Gerasko Aei Didaskomenos

Solon's original phrase was "Gerasko D' Aei Polla Didaskomenos", but here in Greece we use the shorter form, "Gerasko Aei Didaskomenos". I grow older forever learning new things.

It is never too late to learn something new. For example, just a few months ago I learned of the existence of the "??" operator in C#, after several years of using the language. Of course I had come across that operator in the reference, but it had not occurred to me how useful it would be in real-life scenarios. Then, one day I chanced upon someone else's code making use of it. There was a big 'aha!'.

So, today I learned one of the most useful things I know about Visual Studio.

Let us suppose for a moment that you are a real programmer, not a button-clicker that Microsoft thinks you are. So, when you double-click on a file in the Solution Explorer, what you want to see is the code, naturally. And this is what usually happens. But then one day you start programming Windows Forms, and suddenly double-clicking on some (but not all) of the files in your project does not show the code. Instead, Microsoft believes that what you must want to see in these cases, is, undoubtedly, their spiffy Windows Forms Designer. Because obviously, they think you must be a mindless button-clicker.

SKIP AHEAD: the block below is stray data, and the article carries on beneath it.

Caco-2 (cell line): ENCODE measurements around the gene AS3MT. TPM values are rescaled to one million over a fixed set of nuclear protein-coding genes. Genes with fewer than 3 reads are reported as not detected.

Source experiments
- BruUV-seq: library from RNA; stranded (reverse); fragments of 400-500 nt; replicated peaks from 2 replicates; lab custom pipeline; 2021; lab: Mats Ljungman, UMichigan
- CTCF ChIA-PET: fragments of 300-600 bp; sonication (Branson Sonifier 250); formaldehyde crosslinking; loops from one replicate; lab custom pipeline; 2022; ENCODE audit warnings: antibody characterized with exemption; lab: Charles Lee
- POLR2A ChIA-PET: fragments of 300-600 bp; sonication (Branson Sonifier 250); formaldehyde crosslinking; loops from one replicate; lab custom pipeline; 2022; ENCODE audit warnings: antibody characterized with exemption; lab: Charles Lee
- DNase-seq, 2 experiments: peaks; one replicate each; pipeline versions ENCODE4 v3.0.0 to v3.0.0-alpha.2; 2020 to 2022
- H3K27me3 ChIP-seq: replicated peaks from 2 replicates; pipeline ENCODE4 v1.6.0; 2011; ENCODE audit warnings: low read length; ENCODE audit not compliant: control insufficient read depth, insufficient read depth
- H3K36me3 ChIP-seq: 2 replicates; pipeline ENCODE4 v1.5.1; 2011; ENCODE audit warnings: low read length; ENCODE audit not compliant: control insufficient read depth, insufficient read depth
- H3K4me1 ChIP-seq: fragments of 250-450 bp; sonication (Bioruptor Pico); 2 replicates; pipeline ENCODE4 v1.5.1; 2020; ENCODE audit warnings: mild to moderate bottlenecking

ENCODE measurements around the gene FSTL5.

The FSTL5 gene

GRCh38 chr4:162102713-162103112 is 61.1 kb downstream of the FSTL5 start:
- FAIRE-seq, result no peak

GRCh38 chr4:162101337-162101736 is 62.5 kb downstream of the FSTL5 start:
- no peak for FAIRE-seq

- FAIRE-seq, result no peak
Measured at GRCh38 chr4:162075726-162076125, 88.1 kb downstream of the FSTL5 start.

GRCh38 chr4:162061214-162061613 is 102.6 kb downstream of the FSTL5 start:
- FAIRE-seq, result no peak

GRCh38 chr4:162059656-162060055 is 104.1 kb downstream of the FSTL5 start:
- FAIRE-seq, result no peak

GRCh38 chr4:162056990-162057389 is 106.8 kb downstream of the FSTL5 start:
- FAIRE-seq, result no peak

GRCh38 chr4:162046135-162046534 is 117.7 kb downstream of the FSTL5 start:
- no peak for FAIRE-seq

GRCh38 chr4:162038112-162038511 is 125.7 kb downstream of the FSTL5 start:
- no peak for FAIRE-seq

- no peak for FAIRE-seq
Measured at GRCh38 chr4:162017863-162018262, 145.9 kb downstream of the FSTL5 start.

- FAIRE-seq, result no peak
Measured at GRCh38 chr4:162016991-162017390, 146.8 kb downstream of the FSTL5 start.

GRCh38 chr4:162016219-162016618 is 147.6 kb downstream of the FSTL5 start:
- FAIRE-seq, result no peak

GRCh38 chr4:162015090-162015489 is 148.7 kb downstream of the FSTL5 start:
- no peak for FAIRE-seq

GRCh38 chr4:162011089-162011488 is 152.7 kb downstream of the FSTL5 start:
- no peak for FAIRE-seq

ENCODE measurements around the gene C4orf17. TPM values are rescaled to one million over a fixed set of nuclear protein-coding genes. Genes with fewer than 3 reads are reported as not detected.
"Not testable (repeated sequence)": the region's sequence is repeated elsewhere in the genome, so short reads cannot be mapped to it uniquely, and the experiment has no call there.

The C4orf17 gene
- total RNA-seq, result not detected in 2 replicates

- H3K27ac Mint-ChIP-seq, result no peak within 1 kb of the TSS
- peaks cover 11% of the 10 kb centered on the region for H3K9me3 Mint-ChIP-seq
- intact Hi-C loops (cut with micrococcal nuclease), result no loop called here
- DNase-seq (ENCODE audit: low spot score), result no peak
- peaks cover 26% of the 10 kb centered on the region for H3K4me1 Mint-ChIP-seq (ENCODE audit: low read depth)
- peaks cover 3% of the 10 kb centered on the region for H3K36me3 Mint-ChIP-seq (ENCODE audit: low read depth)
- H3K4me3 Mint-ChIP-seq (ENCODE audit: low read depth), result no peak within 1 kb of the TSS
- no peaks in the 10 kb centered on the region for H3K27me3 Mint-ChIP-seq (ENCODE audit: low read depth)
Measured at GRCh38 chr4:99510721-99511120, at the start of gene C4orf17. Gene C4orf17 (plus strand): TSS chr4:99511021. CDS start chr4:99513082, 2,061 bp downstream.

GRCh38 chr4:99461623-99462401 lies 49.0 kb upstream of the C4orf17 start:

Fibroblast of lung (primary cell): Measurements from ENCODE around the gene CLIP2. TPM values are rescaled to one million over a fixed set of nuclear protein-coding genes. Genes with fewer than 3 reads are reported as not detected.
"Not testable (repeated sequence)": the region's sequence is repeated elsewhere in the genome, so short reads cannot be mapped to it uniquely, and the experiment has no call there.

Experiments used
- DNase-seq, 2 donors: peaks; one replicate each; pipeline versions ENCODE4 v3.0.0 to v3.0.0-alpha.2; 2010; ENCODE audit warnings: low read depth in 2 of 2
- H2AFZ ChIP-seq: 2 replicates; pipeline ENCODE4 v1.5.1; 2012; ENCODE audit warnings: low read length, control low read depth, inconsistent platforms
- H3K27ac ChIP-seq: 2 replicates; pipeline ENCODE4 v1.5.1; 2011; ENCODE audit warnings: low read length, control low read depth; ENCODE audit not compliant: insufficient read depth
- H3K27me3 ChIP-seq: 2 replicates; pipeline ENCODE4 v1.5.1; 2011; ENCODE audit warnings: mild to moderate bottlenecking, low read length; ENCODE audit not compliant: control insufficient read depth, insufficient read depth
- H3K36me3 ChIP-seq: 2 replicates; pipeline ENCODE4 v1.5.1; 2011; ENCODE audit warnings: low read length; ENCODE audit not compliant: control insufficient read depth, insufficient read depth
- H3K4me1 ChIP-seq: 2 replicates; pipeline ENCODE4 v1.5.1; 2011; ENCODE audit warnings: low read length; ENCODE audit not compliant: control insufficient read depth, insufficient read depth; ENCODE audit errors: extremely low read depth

So, every time you double-click on a .cs file that happens to contain a form class, you are presented with a great big huge gotcha! as the designer appears before you instead of the code editor, and you are reminded, for the thousandth time, that double-clicking on a .cs file will do vastly different things, depending on what the class inside that .cs file derives from.

So, is there a way to convince Visual Studio to always show you the code instead of the designer when you double click on an item in solution explorer? In other words, is there any way to tell Visual Studio that you are a real programmer and not the button-clicker that Microsoft thinks you are?

It turns out that there is. I found it out today thanks to StackOverflow, (see here and here,) and it really made my day. In short, here it is:

The next time you want to open a .cs file, right-click on it and select "Open With..."; on the dialog that opens, select "CSharp Editor", and then click on the button which says "Set as Default". That's it, it will work forever after for all .cs files.

The only problem now is, that after a couple of years of Windows Forms Programming while being conditioned to always be careful to right-click on forms .cs files and select 'View Code', I have to first unlearn that before I can start double-clicking freely again.